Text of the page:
Here we go again: Gearing up for flooding

MICHAEL KELLY The Marietta Times A man walks dogs along Virginia Street on Marietta's west side as flood waters rise along the banks. Parts of the street as well as sections of Gilman Street were closed to vehicle traffic because of high water Tuesday afternoon.

With the Ohio River forecast to crest early this morning at 35.9 feet, downtown merchants have expressed little concern about flooding in their businesses, at least for now.

“We don’t worry until it gets to 40 feet,” a clerk at American Flags & Poles on Front Street said.

The National Weather Service classified this week’s flooding as minor, with some low-lying roads around Washington County closed because of high water. Closures early Tuesday included Ohio 7 near New Matamoras, Ohio 60 at milemarker 21 near Beverly, County Road Nine at milemarker 1.5, Caywood Road at milemarker 1.5, Millgate Road and Ohio 550 from the junction at Ohio 7 to Barlow.

Later in the day, Mud Lane, Newells Run Road, Leith Run, Archer’s Fork Road and Parr Hill all were closed at Ohio 7. Sections of Gilman and Virginia streets also were shut down.

On Tuesday morning the current at the levee in Marietta was brisk, with driftwood and other debris sailing past the point at a good clip, and water level on the gauge by the Army Corps of Engineers depot reading 32 feet and rising.

The rain over the weekend was attributed to the remnants of Tropical Storm Gordon, which moved ashore on the Gulf Coast of Mississippi Sept. 4, and as it headed inland was absorbed by a frontal system around Arkansas, drifting northeastward and dropping heavy rains as far north as New England.

Hurricane Florence is the next storm in the Atlantic hurricane season, predicted to move ashore around North Carolina by Thursday as a Category 4 hurricane. Myranda Fullerton, a meteorologist with the National Weather Service in Pittsburgh, Pa., said it’s too early to tell what and where the impact might be as the storm moves inland.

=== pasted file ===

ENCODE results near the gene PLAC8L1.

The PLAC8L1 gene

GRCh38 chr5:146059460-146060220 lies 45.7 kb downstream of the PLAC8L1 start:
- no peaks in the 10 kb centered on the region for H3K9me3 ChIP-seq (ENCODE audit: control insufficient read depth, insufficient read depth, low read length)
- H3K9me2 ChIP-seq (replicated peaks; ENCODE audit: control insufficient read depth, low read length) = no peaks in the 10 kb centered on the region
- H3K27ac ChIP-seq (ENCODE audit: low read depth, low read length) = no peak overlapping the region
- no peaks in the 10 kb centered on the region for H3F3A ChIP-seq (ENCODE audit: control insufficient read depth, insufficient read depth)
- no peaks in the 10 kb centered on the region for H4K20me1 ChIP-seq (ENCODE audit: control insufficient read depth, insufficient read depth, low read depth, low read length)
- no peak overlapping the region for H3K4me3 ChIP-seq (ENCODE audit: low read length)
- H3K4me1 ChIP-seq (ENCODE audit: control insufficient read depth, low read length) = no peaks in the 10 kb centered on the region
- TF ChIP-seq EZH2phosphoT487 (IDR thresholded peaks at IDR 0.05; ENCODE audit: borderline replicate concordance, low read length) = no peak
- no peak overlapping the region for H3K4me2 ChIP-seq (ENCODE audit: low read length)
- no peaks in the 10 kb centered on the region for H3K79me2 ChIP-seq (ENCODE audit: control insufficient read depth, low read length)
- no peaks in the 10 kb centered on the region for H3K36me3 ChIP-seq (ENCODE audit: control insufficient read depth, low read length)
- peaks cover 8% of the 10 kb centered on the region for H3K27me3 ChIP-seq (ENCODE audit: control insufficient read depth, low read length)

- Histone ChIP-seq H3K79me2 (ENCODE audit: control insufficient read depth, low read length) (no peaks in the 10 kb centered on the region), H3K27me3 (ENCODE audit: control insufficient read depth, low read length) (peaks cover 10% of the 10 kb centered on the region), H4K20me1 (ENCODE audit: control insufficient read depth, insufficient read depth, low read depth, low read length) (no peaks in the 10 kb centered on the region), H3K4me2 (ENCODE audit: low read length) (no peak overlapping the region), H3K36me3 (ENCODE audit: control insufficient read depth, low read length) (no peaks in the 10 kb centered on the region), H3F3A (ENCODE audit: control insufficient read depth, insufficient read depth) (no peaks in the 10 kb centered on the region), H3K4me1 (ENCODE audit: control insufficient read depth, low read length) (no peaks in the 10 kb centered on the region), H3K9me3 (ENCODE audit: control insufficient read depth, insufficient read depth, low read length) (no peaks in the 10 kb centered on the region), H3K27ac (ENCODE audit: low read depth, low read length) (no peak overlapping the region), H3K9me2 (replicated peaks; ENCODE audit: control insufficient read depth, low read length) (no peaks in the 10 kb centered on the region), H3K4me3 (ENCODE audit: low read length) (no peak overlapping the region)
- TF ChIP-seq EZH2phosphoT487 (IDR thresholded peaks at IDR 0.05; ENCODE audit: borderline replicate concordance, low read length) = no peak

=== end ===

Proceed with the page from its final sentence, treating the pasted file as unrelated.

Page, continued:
“We’re basically keeping an eye on it,” she said. “The models right now show a lot of disparity about how far inland it might come. We don’t have a great answer for that because it’s just too early right now. If anything, Ohio would be on the western fringe of the heavier precipitation, but it’s hard to predict with these tropical systems.”

In the low-lying areas of Marietta, businesses kept a watchful eye as the river came up, the latest flood of February on everyone’s mind. The Boat House of Marietta barbecue restaurant, low on the banks of the Ohio, was considering closing mid-afternoon Tuesday as water lapped onto its patio.

“We’re just kind of winging it,” employee Jody Mullen said. “We’re guessing it’s not going to be too bad, or hoping that, anyway.”

Sarah Arnold, president of Marietta Main Street, the trade association for downtown businesses, said the rising river was being eyed warily by most but without much alarm.

“They’re just watching predictions, and right now it’s predicted to crest at 35.7 feet,” she said. “February, it crested at just under 38 feet, and that’s the frame of reference everyone’s using.”

Flood stage is 35 feet.

In February the basements of many businesses downtown flooded, and trickles of water came into the main floors of some.

“We’re all paying attention just to stay on top of it, and Marietta Main Street is watching in case we need to coordinate volunteers,” Arnold said.

City of Marietta assistant streets foreman Chris Hess said early Tuesday afternoon that Virginia and parts of Gilman Street in Harmar were closed, as were South Eighth Street from Hart to Charles and streets and the entrance to Buckeye Park, which was under water.

The damage done to county and township roads by rains in February is still under repair, and Washington County Engineer Roger Wright said the latest rainfall didn’t do a lot of damage, but because the ground has become saturated any further heavy rain could do significant harm to local roads that are already stressed.

“Folks have reported some areas with five to seven inches of rain, and that means existing landslips will begin to move again,” he said. “Fortunately, the ground was pretty dry when this rain started, but now that it’s saturated, obviously if we get anything from the hurricane, we will start to see some more movement.”

Palmer Township, he said, reported a major landslip on Derby Road.

The roads damaged by rain in February are especially vulnerable, he said.

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